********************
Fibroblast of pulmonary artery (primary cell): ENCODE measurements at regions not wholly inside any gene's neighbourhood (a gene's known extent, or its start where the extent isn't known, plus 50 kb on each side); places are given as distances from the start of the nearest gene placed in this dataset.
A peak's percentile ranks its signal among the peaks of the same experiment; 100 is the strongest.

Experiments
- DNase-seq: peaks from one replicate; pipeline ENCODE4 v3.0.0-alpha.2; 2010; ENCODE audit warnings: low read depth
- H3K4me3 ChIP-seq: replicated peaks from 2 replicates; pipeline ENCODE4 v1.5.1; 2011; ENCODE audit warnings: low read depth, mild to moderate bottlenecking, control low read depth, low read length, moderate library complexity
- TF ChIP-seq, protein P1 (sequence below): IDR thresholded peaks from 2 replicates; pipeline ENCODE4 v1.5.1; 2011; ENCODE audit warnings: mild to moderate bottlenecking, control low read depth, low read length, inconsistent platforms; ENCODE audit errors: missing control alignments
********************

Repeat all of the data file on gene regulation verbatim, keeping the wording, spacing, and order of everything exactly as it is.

Fibroblast of pulmonary artery (primary cell): ENCODE measurements at regions not wholly inside any gene's neighbourhood (a gene's known extent, or its start where the extent isn't known, plus 50 kb on each side); places are given as distances from the start of the nearest gene placed in this dataset.
A peak's percentile ranks its signal among the peaks of the same experiment; 100 is the strongest.

Experiments
- DNase-seq: peaks from one replicate; pipeline ENCODE4 v3.0.0-alpha.2; 2010; ENCODE audit warnings: low read depth
- H3K4me3 ChIP-seq: replicated peaks from 2 replicates; pipeline ENCODE4 v1.5.1; 2011; ENCODE audit warnings: low read depth, mild to moderate bottlenecking, control low read depth, low read length, moderate library complexity
- TF ChIP-seq, protein P1 (sequence below): IDR thresholded peaks from 2 replicates; pipeline ENCODE4 v1.5.1; 2011; ENCODE audit warnings: mild to moderate bottlenecking, control low read depth, low read length, inconsistent platforms; ENCODE audit errors: missing control alignments